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Hemolysis Is a Diagnostic Adjuvant for Propionibacterium acnes Orthopaedic Shoulder Infections

Boyle, K. Keely, MD; Nodzo, Scott R., MD; Wright, Travis E., BA; Crane, John K., MD, PhD; Duquin, Thomas R., MD

JAAOS - Journal of the American Academy of Orthopaedic Surgeons: February 15, 2019 - Volume 27 - Issue 4 - p 136–144
doi: 10.5435/JAAOS-D-17-00394
Research Article
SDC

Introduction: The purpose of this study was to further evaluate the pathogenicity of hemolytic and nonhemolytic phenotypes of Propionibacterium acnes (P acnes) isolates from shoulders of orthopaedic patients.

Methods: Thirty-one patient records were reviewed, which had a positive P acnes shoulder culture from joint aspiration fluid and/or intraoperative tissues for demographics, clinical course, culture, and laboratory data. Patients were categorized as definite infection, probable infection, or probable contaminant. Antibiotic resistance patterns and hemolysis characteristics were subsequently analyzed.

Results: Hemolysis demonstrated 100% specificity with a positive predictive value of 100% and 80% sensitivity with a negative predictive value of 73% for determining definite and probable infections. Hundred percent of the patients in the hemolytic group and only 27% of patients in the nonhemolytic group were classified as infected. Presenting inflammatory markers were markedly higher in the hemolytic group. Clindamycin resistance was found in 31% of the hemolytic strains, whereas no antibiotic resistance was observed in the nonhemolytic group.

Conclusion: Hemolytic strains of P acnes exhibit enhanced pathogenicity to their host by eliciting a more prominent systemic inflammatory response, increased antibiotic resistance, and a more challenging clinical course. Hemolysis may serve as a specific marker for assisting in diagnosing true infection with P acnes.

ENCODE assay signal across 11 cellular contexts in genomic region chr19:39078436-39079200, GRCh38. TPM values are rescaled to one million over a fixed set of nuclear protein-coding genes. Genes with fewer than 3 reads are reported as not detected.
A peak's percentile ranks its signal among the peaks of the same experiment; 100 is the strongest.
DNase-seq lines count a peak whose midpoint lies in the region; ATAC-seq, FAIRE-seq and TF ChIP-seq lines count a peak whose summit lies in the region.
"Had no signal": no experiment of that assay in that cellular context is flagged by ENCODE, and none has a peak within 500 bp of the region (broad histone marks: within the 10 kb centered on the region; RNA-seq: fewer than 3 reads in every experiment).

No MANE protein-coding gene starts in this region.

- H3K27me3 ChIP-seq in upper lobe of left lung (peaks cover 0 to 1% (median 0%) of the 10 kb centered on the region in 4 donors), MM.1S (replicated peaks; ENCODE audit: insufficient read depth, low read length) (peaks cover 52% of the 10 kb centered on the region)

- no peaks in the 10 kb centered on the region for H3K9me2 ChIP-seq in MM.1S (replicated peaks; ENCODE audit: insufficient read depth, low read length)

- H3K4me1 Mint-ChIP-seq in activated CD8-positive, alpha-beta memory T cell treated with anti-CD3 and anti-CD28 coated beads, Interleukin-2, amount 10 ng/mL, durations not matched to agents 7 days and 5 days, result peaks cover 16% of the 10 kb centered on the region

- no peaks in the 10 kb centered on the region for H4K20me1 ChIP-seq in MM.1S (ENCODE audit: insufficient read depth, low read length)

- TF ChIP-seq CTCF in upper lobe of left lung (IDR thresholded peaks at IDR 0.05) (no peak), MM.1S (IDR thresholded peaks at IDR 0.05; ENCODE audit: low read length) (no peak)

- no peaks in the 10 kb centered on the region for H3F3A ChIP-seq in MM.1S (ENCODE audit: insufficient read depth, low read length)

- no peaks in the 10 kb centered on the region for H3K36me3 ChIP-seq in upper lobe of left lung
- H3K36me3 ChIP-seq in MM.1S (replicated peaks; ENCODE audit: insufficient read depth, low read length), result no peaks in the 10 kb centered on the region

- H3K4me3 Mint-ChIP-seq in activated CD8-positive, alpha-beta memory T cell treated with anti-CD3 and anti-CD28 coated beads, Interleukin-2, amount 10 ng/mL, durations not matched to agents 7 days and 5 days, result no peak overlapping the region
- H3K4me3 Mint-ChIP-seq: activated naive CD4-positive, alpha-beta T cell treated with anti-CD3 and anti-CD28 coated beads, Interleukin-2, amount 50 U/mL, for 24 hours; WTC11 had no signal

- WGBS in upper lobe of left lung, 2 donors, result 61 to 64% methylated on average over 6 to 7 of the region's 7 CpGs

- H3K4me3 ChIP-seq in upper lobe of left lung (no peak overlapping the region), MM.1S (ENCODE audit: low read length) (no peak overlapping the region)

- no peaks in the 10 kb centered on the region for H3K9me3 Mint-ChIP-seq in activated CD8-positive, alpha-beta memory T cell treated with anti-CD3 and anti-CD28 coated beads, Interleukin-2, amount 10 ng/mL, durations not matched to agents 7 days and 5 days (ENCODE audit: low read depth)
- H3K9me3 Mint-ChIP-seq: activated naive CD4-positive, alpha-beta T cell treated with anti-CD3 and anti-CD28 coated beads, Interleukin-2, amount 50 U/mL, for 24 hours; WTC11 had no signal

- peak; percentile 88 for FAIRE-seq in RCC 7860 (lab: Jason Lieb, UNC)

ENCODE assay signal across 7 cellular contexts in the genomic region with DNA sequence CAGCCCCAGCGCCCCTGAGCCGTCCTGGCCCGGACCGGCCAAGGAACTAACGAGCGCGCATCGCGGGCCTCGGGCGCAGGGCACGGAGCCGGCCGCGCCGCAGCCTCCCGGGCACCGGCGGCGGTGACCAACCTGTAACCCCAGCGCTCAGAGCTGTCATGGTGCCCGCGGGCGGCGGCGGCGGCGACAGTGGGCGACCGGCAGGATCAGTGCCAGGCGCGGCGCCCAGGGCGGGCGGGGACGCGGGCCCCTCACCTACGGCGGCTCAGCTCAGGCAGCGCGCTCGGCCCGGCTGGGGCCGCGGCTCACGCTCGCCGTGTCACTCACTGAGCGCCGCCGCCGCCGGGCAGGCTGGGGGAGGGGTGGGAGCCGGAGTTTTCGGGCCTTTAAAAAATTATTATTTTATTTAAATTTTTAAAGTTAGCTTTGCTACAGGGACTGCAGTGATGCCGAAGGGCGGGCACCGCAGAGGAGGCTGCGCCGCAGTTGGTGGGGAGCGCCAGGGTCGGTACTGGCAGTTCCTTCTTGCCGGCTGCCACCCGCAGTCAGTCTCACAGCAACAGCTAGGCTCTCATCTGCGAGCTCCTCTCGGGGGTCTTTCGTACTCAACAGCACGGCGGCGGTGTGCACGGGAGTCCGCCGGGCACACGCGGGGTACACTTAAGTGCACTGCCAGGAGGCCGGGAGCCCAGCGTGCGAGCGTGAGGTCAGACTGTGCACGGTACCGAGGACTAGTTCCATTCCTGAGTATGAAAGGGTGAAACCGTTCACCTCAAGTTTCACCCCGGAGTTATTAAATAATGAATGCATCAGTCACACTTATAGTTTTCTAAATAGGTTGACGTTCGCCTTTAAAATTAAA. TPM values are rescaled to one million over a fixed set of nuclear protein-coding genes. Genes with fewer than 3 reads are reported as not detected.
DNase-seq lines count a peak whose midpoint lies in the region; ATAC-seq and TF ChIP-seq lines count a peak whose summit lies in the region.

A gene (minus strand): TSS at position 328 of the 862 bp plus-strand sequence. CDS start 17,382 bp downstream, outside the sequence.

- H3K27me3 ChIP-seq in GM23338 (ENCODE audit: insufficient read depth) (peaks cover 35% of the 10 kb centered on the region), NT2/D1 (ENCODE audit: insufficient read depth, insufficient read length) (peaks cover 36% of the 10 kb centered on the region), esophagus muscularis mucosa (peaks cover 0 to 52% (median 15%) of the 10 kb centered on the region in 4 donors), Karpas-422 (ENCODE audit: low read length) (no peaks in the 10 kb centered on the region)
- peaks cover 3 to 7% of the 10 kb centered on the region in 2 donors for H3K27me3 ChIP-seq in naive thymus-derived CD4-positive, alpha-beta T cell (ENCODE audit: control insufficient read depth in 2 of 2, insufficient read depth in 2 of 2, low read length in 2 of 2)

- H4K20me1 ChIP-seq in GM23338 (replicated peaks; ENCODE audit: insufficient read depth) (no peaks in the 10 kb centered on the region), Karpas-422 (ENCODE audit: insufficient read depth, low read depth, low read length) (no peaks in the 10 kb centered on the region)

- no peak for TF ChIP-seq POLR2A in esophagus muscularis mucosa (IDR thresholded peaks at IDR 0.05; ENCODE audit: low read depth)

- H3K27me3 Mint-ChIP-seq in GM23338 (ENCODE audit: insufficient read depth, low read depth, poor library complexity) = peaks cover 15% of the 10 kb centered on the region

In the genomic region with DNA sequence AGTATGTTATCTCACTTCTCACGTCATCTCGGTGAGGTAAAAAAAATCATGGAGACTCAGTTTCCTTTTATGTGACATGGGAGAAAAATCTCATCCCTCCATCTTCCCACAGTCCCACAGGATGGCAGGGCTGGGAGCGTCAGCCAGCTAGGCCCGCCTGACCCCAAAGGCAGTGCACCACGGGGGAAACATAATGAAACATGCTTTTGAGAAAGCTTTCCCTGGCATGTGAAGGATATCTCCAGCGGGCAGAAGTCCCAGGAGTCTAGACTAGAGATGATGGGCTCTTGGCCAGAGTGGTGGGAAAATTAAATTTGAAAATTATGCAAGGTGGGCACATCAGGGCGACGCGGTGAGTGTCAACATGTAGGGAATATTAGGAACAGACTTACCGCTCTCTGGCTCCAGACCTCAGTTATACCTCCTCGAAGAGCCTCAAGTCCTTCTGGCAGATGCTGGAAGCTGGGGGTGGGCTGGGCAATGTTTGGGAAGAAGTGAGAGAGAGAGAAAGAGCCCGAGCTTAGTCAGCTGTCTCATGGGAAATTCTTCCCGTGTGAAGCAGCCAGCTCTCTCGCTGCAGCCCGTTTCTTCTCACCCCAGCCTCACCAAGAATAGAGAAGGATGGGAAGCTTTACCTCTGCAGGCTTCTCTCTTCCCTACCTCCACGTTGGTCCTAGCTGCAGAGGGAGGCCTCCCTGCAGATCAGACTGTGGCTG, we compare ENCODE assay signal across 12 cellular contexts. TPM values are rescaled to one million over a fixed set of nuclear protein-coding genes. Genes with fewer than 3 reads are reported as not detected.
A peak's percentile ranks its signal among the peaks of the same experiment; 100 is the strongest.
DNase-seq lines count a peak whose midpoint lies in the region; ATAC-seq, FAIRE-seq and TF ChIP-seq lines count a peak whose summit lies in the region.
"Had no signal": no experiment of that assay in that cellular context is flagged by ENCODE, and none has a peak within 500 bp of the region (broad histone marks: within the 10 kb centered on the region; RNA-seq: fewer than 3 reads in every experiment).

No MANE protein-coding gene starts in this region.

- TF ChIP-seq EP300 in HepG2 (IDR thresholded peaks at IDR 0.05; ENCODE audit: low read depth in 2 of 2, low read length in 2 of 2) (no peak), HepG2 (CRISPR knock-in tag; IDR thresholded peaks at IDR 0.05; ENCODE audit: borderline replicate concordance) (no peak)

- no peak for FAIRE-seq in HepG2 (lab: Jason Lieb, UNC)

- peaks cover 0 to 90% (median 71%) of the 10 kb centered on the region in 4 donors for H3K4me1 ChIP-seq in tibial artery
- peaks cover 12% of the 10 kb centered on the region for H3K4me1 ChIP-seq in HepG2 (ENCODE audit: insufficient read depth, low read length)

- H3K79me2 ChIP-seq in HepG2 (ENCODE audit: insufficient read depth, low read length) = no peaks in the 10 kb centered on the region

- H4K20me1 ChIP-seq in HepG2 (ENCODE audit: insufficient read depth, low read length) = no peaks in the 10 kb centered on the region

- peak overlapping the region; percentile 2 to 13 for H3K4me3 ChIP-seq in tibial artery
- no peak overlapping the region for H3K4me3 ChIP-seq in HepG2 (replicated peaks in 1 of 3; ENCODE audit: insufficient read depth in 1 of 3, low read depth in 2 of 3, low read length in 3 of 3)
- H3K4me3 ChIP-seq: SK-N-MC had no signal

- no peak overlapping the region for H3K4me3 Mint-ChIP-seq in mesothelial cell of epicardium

Level of Evidence: Level III retrospective comparative study.

From the Department of Orthopaedics (Dr. Boyle, Mr. Wright, and Dr. Duquin), State University of New York at Buffalo, the Department of Microbiology and Immunology (Dr. Crane), State University of New York at Buffalo, Buffalo, NY, and the Division of Adult Reconstruction and Joint Replacement, Hospital for Special Surgery, New York, NY (Dr. Nodzo).

Correspondence to Dr. Boyle: kkboyle@buffalo.edu

Dr. Duquin or an immediate family member is a member of a speakers' bureau or has made paid presentations on behalf of Zimmer Biomet; serves as a paid consultant to Zimmer Biomet; and has received research or institutional support from Zimmer Biomet. None of the following authors nor any immediate family member has received anything of value from or has stock or stock options held in a commercial company or institution related directly or indirectly to the subject of this article: Dr. Boyle, Dr. Nodzo, Mr. Wright, and Dr. Crane.

© 2019 by American Academy of Orthopaedic Surgeons
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